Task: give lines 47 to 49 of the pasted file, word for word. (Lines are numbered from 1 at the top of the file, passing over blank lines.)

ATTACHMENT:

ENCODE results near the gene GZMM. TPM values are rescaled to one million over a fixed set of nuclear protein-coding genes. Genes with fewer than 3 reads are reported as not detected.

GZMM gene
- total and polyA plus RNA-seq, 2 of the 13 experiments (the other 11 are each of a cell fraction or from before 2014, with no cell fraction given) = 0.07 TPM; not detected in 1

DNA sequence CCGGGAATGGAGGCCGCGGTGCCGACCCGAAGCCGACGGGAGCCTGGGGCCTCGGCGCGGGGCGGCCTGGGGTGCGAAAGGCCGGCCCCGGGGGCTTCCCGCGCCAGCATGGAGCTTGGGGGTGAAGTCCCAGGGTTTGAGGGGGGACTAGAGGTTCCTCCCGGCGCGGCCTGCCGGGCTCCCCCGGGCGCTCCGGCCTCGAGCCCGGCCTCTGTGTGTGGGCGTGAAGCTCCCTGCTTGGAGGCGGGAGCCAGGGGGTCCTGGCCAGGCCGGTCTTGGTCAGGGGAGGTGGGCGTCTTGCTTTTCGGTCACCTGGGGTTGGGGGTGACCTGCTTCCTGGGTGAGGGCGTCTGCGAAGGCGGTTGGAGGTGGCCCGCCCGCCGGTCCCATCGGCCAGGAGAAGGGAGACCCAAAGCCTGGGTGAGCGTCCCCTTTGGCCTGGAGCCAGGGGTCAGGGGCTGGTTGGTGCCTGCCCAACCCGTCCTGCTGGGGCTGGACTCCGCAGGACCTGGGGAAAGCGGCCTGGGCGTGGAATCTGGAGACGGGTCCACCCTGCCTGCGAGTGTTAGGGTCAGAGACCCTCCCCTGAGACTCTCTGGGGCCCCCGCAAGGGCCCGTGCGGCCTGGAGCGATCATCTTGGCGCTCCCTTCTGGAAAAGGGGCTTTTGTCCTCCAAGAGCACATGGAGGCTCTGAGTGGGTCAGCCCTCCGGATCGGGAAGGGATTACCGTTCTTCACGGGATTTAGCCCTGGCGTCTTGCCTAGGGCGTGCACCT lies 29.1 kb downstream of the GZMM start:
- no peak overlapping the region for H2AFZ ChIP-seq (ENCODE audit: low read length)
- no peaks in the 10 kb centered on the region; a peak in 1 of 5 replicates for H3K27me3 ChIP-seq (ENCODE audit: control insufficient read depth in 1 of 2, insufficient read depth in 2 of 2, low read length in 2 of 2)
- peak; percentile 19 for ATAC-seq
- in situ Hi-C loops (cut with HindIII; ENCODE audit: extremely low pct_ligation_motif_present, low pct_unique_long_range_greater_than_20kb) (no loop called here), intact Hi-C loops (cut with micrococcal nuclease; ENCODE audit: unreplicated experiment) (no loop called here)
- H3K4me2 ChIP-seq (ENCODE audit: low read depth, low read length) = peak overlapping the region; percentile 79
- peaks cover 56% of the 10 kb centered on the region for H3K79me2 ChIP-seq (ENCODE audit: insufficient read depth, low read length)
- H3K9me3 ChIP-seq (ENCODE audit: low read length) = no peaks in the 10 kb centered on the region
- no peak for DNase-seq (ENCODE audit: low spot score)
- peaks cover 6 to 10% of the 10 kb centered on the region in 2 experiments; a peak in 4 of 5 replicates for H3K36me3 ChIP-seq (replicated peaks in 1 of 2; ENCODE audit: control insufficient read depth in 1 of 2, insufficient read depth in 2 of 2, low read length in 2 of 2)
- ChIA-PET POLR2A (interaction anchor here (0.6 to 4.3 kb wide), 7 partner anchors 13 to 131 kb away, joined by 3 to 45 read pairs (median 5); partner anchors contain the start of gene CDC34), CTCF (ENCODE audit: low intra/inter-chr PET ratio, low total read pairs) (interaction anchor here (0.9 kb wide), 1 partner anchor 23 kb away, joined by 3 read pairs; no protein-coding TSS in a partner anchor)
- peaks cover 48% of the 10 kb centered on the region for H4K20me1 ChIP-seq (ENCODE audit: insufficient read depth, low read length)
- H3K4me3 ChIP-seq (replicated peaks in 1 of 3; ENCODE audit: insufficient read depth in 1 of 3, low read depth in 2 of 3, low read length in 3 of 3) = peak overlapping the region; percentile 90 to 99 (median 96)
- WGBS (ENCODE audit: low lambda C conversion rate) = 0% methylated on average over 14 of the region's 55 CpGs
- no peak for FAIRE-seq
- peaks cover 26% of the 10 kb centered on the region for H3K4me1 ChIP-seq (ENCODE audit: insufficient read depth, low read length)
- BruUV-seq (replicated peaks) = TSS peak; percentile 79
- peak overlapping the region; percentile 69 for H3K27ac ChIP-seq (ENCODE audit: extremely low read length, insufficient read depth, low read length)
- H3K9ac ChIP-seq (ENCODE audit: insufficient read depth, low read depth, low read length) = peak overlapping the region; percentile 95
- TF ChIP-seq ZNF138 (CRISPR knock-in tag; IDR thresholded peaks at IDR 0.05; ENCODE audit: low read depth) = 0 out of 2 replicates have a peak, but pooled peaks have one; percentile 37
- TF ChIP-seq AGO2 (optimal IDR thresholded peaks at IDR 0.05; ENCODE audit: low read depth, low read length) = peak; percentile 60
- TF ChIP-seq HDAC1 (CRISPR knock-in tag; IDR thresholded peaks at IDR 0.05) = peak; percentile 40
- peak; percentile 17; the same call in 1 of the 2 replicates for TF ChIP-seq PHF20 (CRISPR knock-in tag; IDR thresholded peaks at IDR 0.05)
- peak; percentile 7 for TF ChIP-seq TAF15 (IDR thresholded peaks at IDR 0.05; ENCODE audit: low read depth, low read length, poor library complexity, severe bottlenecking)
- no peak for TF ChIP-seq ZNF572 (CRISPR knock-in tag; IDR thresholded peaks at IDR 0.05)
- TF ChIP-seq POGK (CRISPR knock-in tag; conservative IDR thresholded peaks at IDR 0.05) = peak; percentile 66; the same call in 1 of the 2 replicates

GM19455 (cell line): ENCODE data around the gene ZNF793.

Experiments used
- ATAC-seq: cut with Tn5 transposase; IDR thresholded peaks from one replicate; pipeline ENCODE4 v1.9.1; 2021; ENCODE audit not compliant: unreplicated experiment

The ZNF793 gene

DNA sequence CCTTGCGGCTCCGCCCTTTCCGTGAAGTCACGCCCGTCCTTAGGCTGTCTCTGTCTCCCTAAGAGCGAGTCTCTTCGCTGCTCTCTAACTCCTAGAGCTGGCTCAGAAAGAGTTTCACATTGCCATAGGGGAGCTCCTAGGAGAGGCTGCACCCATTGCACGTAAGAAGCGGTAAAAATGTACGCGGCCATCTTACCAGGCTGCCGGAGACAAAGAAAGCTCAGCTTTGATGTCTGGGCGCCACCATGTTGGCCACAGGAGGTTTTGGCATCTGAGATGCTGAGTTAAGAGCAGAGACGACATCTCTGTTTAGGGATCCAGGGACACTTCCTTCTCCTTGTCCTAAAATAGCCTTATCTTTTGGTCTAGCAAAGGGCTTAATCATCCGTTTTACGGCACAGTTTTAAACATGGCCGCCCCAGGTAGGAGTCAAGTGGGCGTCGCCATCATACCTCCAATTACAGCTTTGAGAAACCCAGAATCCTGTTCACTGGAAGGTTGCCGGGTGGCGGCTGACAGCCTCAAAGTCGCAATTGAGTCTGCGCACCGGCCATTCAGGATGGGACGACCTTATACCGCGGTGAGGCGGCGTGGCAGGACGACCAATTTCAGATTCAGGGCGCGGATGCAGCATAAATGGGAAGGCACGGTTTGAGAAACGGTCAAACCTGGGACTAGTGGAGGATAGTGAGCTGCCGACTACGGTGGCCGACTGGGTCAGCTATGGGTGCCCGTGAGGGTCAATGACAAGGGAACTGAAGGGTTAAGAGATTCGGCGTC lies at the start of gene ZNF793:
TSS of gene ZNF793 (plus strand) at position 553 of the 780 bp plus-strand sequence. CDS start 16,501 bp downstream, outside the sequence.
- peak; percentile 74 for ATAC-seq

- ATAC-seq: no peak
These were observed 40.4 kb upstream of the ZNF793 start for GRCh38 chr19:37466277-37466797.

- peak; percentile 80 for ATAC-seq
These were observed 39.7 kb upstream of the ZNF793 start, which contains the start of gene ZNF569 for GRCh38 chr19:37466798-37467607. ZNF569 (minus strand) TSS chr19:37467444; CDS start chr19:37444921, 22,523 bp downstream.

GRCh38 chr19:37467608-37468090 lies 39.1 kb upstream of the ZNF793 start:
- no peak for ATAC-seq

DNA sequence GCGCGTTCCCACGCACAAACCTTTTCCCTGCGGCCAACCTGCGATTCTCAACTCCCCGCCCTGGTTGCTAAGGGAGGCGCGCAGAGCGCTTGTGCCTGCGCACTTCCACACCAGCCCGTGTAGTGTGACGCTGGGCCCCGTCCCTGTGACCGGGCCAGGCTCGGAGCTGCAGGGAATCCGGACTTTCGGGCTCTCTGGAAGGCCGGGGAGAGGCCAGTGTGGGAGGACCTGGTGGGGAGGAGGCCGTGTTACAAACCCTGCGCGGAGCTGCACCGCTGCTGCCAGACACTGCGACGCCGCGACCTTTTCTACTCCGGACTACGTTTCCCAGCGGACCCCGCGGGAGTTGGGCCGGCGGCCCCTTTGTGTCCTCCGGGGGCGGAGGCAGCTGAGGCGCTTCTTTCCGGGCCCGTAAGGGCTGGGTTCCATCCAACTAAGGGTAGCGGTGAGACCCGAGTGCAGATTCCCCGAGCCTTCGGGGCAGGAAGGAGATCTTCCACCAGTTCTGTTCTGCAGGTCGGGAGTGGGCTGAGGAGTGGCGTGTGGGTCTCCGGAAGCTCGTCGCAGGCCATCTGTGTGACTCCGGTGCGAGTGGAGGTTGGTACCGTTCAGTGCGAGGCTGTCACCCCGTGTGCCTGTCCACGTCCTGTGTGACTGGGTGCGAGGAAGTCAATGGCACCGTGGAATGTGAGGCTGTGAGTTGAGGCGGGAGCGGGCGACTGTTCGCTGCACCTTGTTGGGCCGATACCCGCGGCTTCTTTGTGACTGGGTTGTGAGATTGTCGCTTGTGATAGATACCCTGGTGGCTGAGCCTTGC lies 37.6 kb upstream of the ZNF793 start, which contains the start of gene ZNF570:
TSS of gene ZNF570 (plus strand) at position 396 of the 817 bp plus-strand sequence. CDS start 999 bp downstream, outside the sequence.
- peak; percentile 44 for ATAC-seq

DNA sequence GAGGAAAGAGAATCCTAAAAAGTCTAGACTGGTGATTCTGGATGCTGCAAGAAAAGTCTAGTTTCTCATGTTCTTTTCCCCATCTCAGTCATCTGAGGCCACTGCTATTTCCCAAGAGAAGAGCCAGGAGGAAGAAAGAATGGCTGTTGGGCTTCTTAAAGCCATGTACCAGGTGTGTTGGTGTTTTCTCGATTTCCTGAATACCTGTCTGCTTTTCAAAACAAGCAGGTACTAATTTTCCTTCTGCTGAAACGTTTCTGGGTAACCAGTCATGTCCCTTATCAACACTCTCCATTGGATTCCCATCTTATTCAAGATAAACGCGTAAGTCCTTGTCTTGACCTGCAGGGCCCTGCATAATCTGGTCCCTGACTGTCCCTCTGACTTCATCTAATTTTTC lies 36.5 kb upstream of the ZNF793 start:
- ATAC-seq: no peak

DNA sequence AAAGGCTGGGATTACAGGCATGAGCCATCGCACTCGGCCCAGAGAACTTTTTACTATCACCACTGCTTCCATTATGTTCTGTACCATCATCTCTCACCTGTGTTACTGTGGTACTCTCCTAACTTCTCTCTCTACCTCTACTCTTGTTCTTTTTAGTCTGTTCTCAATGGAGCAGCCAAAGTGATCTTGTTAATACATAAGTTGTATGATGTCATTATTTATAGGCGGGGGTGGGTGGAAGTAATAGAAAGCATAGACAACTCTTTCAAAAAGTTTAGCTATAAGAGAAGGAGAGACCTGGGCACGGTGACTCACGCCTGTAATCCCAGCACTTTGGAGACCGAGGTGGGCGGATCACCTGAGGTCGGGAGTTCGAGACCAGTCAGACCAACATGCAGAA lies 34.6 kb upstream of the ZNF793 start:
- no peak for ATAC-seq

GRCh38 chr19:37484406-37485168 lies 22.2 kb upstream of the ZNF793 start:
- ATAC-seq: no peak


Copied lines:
- ATAC-seq: no peak

DNA sequence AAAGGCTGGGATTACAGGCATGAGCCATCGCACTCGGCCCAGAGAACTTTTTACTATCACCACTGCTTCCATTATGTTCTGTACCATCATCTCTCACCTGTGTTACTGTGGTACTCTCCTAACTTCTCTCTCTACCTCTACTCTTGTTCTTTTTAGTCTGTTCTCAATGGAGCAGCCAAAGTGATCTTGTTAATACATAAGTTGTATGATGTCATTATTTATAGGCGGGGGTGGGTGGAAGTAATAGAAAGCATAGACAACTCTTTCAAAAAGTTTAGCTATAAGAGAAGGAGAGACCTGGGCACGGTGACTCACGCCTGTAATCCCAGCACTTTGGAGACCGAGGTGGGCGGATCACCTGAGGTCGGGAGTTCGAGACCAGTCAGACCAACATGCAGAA lies 34.6 kb upstream of the ZNF793 start:
- no peak for ATAC-seq